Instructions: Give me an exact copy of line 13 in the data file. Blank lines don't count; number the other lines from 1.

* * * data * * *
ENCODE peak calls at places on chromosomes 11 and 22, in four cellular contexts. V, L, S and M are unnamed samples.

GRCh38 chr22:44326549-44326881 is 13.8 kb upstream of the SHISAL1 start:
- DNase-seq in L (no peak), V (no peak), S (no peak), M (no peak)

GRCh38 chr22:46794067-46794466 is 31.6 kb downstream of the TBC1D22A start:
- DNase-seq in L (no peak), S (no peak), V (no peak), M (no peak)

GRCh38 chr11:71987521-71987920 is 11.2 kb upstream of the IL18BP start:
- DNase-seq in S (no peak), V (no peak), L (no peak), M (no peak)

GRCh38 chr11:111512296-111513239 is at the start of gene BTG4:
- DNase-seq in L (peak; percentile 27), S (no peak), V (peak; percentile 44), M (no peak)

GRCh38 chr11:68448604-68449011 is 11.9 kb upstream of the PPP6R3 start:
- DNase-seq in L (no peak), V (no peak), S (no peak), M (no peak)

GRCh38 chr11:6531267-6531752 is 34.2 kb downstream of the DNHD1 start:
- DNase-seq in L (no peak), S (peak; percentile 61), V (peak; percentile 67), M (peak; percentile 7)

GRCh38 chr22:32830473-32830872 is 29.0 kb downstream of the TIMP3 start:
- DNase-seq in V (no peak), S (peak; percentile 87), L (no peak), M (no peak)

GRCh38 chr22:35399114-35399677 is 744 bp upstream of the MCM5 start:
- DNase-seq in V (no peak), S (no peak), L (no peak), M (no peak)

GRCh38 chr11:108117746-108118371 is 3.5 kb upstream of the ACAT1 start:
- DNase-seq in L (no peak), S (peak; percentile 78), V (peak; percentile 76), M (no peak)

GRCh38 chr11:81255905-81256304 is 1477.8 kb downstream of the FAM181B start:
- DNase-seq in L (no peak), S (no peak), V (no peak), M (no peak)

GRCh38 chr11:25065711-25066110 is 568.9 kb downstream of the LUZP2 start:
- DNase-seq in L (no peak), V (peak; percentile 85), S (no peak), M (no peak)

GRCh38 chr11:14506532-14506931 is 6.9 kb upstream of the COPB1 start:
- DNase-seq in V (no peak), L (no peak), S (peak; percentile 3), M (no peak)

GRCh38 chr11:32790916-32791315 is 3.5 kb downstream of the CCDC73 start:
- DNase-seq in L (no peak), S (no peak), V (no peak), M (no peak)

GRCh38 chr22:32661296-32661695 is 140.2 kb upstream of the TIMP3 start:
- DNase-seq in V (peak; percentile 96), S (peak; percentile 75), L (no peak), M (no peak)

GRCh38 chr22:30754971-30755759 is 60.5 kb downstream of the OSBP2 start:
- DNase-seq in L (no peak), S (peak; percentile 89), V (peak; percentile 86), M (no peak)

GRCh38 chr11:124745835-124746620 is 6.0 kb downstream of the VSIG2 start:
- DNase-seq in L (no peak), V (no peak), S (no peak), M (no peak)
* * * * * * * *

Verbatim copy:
- DNase-seq in L (no peak), S (peak; percentile 61), V (peak; percentile 67), M (peak; percentile 7)